Netflix: can a law really prevent the ban on account sharing?

Netflix: can a law really prevent the ban on account sharing?

2023-06-05 11:55:48

“So no Netflix, here it’s not Koh-Lanta, we don’t change the rules of the game at the last moment”. In a video of 50 seconds published on his Twitter account, the deputy of France Insoumise Louis Boyard looked at one of the topics of the moment: the upcoming ban on Netflix account sharing. The platform announced at the end of May that its subscribers in France will now only be able to share their account for free with members of their household.

The deputy of insubordinate France announces that he will table a bill for prevent Netflix from prohibiting user account sharing. “When there are two or three of us on the same account, it’s often that we don’t all have the means to pay for our own account, and young people are a good example of this. So yes, sharing between families and friends is solidarity, it’s popular culture, ”argued the MP in his video.

Louis Boyard’s cabinet tells Le Parisien that the bill will not stop at Netflix. “We are going to target contracts for the supply of digital content and services quite broadly. It could apply to Netflix as well as to other platforms, streaming or even video games, ”explains one of his collaborators. “This is what we want to institute: as soon as the service offers a number of screens, the latter does not have to be restricted by the place where we are or the identity of the person using the account. “.

“With this law, the clause will become abusive”

Can such a law really see the light of day? Louis Boyard, he believes in it. And has two objectives with its bill. “We want to create a legal provision enforceable against the platforms, and at the same time say that they do not have the right to control the user connection networks”, details his cabinet. Indeed, to put an end to the free sharing of accounts, Netflix will be based in part on the IP address and the identifier of the consumer’s device.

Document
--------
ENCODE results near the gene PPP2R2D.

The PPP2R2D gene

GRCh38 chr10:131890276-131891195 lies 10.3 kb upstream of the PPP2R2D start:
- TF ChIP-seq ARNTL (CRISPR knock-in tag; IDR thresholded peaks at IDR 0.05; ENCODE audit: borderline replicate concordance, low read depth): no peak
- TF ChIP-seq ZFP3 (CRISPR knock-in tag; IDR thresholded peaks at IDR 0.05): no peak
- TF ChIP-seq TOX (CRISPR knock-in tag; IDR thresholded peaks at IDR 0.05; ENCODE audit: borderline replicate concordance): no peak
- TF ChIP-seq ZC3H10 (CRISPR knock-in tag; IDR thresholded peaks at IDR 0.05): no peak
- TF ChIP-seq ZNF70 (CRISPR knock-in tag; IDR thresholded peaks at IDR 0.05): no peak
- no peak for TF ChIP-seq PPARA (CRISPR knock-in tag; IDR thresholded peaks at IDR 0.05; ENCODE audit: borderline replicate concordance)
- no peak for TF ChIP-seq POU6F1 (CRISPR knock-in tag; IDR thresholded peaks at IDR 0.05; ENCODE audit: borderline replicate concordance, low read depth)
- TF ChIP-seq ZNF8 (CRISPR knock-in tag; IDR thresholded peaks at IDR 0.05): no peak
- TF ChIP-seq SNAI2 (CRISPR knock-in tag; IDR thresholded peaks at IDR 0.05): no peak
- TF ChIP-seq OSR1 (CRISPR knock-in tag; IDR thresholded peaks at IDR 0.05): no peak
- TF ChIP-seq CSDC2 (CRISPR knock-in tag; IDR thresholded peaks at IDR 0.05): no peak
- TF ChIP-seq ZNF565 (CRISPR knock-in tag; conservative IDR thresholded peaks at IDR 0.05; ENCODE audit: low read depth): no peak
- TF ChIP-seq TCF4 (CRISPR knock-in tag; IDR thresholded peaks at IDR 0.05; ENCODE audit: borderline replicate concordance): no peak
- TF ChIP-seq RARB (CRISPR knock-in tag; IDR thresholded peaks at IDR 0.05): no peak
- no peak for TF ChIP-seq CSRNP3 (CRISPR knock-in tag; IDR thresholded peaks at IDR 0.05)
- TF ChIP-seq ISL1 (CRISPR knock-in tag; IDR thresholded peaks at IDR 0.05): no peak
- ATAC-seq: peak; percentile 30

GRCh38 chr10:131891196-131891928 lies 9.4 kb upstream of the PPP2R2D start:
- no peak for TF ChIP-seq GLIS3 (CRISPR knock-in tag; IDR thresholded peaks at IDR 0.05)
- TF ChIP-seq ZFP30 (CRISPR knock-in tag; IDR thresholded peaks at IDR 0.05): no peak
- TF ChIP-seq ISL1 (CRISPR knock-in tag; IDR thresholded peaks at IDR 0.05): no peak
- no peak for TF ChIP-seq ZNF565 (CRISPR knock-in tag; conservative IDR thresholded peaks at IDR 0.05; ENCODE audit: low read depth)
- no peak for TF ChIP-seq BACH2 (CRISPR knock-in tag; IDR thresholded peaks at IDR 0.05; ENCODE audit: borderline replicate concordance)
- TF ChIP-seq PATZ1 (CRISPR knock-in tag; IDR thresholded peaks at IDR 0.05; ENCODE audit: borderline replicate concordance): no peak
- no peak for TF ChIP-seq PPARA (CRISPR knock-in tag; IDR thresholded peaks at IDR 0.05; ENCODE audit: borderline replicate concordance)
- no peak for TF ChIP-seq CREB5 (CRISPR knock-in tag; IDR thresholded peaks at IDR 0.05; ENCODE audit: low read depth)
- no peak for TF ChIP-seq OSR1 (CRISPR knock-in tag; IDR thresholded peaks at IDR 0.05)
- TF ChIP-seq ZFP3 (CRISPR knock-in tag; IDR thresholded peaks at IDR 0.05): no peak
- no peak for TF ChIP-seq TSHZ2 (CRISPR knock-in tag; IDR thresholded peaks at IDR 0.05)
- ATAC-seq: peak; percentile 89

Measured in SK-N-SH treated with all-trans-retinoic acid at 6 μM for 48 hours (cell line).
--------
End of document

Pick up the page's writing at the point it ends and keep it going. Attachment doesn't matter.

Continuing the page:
Is the platform entitled to do so? “Under French and European law, companies can collect personal data, but it must be framed and the purposes must be well defined”, explains Aurore Bonavia, lawyer specializing in intellectual property. “Each data collection must be justified. In this specific case, the data must have been collected by Netflix for the needs of its activity, to meet the terms of the contracts with their customers, ”she explains.

If we rely on Netflix’s general conditions of use, signed by each customer when subscribing to a subscription, the collection of the IP address and connection networks is essential for the platform. “ Only people who live with you can use your account (…) The Netflix service, and any content viewed through the service, is for personal, non-commercial use only and should not be shared with anyone outside your household. », State one of the clauses.

The CNIL monitors

“We are not a litigant who will complain about a contract before a court”, recalls an employee of Louis Boyard. “We want to create the layout that will allow users to say ‘ no you can’t make me pay more, no you can’t impose this rule on me “, because with this law, the clause will become abusive”.

Despite everything, the chances of seeing this law come into force are slim, believes Me Bonavia. “We must stop this nonsense very quickly and be serious,” said Guillaume Champeau, Legal and Public Affairs Director of Clever Cloud, a solution for deploying and maintaining sites and applications in operational conditions, on his Twitter account. Contacted, Netflix claims to have learned of Louis Boyard’s ambitions but does not wish to comment on them. According to our information, the elected representative of La France insoumise should submit his bill within the next two weeks.

CNIL (Commission nationale de l’informatique et des libertés) specifies to the Parisian that the Netflix device to prohibit the sharing of accounts “can only be implemented in compliance with the RGPD (General Data Protection Regulation, Ed) and , where applicable, of the so-called ePrivacy regulations, in particular relating to the use of trackers”.

The commission assures that it will question its Dutch counterpart, the country where Netflix’s European headquarters are located, “about the nature of the identifiers processed and the combination of the data collected”. In other words, the CNIL wants to ensure that the methods used by the streaming giant to put an end to account sharing will comply with European law.

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